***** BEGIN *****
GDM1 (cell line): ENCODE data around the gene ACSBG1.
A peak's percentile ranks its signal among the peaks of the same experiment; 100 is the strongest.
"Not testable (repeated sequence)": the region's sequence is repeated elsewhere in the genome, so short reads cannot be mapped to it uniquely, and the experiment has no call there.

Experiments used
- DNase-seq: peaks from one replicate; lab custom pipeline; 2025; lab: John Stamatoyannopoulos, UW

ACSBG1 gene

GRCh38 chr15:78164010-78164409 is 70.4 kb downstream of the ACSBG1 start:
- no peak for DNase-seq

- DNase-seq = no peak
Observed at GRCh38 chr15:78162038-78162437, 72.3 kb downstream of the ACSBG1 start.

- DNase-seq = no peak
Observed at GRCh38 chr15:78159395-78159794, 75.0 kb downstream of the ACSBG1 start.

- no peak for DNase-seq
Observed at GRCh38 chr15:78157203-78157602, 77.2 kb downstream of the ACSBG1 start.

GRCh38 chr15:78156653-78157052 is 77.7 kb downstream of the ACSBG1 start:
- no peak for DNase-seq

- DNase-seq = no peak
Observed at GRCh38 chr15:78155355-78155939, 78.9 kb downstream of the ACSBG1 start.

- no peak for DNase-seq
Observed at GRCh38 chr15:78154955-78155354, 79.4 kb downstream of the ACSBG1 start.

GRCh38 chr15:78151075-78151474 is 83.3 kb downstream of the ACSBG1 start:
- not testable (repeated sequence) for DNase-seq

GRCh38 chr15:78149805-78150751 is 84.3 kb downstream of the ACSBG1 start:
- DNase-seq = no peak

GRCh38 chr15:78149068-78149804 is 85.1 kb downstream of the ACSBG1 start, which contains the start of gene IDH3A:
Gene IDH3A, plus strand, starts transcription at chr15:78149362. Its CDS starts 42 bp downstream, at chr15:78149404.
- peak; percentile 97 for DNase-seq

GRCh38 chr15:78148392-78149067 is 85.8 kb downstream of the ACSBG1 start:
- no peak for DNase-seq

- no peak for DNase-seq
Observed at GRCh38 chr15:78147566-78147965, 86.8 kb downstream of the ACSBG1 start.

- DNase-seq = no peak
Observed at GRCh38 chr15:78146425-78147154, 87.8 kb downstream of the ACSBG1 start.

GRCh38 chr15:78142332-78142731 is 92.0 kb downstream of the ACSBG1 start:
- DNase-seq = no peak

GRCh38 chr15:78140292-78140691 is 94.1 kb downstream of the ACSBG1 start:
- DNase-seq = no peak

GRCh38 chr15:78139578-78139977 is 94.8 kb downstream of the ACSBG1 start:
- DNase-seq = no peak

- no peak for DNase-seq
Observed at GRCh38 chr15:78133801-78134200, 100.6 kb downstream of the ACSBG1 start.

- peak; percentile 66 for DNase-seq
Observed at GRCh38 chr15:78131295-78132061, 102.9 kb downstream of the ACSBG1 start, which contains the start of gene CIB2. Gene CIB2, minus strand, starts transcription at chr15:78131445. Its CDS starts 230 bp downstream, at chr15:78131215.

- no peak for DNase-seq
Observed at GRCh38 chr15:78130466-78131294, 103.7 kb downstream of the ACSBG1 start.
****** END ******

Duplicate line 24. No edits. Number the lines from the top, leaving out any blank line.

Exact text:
- DNase-seq = no peak